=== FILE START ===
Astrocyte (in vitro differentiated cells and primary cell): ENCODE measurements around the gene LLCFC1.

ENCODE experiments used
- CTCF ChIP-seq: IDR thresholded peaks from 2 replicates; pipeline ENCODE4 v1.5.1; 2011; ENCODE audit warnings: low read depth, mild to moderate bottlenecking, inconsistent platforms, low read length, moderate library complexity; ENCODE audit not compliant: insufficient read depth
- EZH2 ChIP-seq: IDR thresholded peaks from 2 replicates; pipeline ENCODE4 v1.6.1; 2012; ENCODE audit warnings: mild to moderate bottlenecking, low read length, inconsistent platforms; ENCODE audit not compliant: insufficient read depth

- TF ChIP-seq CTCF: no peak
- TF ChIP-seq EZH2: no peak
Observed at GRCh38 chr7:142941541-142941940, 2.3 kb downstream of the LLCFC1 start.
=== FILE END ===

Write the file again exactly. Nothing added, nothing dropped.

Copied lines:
Astrocyte (in vitro differentiated cells and primary cell): ENCODE measurements around the gene LLCFC1.

ENCODE experiments used
- CTCF ChIP-seq: IDR thresholded peaks from 2 replicates; pipeline ENCODE4 v1.5.1; 2011; ENCODE audit warnings: low read depth, mild to moderate bottlenecking, inconsistent platforms, low read length, moderate library complexity; ENCODE audit not compliant: insufficient read depth
- EZH2 ChIP-seq: IDR thresholded peaks from 2 replicates; pipeline ENCODE4 v1.6.1; 2012; ENCODE audit warnings: mild to moderate bottlenecking, low read length, inconsistent platforms; ENCODE audit not compliant: insufficient read depth

- TF ChIP-seq CTCF: no peak
- TF ChIP-seq EZH2: no peak
Observed at GRCh38 chr7:142941541-142941940, 2.3 kb downstream of the LLCFC1 start.